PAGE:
Saturday 15 October 2022


Individuals convicted of offences related to public violence, breach of trust and dishonesty at least a year before sitting of the nomination court would be ineligible to contest for public office under proposed amendments to the Electoral Act set to be tabled in Parliament soon, it has been learnt.

The planned amendments will also make a driver’s licence inadmissible as proof of identity for voting.

In addition, duly nominated candidates for National Assembly and local authority elections can now only withdraw their candidature 21 days before a poll.

Presently, time limits to the withdrawal of candidacy are only limited to presidential candidates.

This provision is designed to afford the Zimbabwe Electoral Commission (ZEC) sufficient time to make changes to ballots and advise the electorate.

Overall, there are four broad changes to the country’s electoral code that were approved by Cabinet a fortnight ago.

The new Bill essentially seeks to complete the alignment of the Electoral Act with the Constitution as amended last year, including making provisions for the introduction of the 30 percent female quota in all local authorities and the youth quota in the National Assembly.

Crucially, it also seeks to operationalise Section 129 (1)(i) of the Constitution, which bars politicians convicted of physical violence, breach of trust and dishonesty from running for public office.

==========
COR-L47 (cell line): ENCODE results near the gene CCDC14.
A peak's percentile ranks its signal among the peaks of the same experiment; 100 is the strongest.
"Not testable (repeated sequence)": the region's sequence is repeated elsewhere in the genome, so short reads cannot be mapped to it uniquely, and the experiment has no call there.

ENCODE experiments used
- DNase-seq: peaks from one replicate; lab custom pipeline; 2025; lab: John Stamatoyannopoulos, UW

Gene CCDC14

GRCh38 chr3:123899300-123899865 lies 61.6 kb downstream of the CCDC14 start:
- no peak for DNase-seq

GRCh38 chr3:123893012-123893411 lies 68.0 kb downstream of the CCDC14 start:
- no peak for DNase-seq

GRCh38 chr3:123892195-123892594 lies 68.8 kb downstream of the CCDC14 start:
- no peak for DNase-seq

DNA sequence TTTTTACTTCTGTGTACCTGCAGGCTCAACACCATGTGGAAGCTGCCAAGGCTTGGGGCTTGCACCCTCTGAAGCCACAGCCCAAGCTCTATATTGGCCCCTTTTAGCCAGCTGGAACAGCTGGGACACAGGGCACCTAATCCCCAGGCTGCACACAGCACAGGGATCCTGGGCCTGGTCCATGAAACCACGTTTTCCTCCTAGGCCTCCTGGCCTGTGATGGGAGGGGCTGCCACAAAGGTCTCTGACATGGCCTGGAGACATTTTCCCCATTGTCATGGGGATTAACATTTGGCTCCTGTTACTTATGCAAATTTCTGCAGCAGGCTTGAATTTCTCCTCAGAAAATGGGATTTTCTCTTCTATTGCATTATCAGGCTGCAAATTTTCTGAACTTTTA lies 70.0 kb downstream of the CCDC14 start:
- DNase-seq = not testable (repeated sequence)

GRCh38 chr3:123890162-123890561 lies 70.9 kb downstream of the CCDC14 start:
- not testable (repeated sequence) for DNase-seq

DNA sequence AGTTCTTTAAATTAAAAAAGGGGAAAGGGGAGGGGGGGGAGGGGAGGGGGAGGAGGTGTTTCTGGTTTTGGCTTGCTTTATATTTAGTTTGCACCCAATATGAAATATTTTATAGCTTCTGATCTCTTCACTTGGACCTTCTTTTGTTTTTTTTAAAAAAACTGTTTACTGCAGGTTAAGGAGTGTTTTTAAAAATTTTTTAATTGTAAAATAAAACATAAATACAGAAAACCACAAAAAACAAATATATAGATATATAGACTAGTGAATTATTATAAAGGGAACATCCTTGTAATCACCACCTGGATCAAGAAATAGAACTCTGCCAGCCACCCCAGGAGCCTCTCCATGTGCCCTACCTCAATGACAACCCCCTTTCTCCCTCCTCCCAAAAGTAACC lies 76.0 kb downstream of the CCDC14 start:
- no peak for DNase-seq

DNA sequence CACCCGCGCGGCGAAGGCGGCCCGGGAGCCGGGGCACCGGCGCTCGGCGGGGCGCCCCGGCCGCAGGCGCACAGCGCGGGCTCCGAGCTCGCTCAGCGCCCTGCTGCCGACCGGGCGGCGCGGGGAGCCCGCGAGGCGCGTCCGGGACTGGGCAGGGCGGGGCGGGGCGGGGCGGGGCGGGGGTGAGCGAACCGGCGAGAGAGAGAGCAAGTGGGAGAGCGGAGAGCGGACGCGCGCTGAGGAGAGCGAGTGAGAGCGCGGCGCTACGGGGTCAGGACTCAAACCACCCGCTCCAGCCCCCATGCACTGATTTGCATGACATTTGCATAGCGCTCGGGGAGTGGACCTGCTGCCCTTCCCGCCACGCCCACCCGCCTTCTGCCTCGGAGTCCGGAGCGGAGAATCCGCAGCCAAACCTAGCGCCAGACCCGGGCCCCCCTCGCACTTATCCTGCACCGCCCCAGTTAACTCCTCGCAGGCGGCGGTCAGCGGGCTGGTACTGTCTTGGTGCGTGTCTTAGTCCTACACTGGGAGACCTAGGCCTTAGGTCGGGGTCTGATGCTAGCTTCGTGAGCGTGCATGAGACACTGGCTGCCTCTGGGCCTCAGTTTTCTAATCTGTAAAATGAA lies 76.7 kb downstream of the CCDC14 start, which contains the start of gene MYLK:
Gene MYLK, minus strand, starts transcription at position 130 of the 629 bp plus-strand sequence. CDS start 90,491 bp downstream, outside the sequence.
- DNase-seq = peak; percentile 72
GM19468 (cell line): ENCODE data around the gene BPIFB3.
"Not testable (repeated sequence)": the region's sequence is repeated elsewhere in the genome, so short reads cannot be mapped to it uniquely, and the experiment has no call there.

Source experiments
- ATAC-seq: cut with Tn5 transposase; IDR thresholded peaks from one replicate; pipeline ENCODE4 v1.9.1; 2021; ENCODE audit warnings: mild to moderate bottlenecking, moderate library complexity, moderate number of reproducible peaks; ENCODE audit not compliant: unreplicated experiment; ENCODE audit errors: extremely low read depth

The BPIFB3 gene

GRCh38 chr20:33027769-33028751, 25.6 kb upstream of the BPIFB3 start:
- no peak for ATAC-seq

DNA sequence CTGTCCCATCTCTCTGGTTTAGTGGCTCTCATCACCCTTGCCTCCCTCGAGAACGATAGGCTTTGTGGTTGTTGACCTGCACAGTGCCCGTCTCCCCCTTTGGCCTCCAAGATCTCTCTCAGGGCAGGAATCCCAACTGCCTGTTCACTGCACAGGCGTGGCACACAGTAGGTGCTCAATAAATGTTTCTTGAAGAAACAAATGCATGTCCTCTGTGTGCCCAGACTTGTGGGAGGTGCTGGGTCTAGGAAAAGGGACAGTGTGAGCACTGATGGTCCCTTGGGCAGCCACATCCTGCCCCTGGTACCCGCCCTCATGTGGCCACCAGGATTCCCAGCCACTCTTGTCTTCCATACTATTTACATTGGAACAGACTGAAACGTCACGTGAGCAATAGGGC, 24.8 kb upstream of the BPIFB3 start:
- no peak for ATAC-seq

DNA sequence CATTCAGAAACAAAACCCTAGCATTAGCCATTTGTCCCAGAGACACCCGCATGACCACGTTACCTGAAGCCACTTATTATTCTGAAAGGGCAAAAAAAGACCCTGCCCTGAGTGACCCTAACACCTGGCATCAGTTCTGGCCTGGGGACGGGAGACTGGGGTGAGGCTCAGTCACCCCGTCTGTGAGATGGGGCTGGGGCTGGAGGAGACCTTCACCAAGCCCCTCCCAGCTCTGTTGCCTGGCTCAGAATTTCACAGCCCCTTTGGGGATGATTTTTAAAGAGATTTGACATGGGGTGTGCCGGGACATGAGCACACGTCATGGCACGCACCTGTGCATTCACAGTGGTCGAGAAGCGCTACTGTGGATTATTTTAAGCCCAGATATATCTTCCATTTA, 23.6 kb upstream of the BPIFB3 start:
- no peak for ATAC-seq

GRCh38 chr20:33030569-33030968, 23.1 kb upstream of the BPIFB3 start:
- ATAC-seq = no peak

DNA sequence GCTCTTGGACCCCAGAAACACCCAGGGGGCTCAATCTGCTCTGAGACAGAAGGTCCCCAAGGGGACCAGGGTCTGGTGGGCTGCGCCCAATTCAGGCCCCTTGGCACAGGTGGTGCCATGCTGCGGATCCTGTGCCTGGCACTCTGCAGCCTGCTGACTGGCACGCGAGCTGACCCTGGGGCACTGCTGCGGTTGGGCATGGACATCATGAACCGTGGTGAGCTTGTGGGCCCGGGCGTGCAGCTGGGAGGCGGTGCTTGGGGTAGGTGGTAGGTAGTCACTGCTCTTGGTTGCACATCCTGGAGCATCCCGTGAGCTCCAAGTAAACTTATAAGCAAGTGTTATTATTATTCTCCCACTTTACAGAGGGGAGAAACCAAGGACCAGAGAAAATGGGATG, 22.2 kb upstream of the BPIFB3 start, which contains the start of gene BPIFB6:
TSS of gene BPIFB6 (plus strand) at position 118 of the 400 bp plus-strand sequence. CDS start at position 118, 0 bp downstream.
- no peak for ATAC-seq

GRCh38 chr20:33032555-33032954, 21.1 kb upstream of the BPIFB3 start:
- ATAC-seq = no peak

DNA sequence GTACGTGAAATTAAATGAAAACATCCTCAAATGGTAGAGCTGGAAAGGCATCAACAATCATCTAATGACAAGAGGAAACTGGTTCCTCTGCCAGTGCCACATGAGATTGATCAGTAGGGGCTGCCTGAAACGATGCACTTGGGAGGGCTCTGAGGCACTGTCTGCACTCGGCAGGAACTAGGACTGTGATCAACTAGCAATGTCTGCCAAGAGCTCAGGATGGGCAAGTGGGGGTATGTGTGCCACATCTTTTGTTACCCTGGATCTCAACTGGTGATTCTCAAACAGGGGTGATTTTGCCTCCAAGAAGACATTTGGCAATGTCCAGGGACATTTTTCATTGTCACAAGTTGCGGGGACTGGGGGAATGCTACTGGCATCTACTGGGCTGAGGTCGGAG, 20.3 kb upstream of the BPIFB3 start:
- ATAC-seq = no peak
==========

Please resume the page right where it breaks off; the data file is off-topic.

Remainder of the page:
The Bill’s memorandum seen by The Sunday Mail reads: “An offence of this nature is one for which a Member of Parliament is presently under Section 129 of the Constitution required to vacate his or her seat.

“For the sake of consistency, it is proposed that persons who would be disqualified from continuing as MPs for committing such an offence should not also be allowed to stand as candidates for election.

“Guided by the principle that offenders who would be disqualified from continuing to sit in Parliament should not be admitted into Parliament, this clause will require every candidate to make a solemn declaration in a nomination form or by means of an attached affidavit that he or she is not convicted of a disqualifying offence or has received a pardon for such offence.”

With less than a year before the next general elections, some politicians currently appearing before the courts on charges of public violence could face disqualification if convicted.

In its present form, the Electoral Act requires a prospective voter to present either a national ID card, valid passport or driver’s licence to a polling officer to cast their ballot.

However, the envisaged changes will exclude the driver’s licence.

“Some driver’s licences do not reflect citizenship on the face of them,” the memorandum reads.

“In terms of the Constitution of Zimbabwe, one has to be a citizen in order to qualify as a voter.

“Accordingly, only a valid passport or national identity will be accepted as proof of identity.”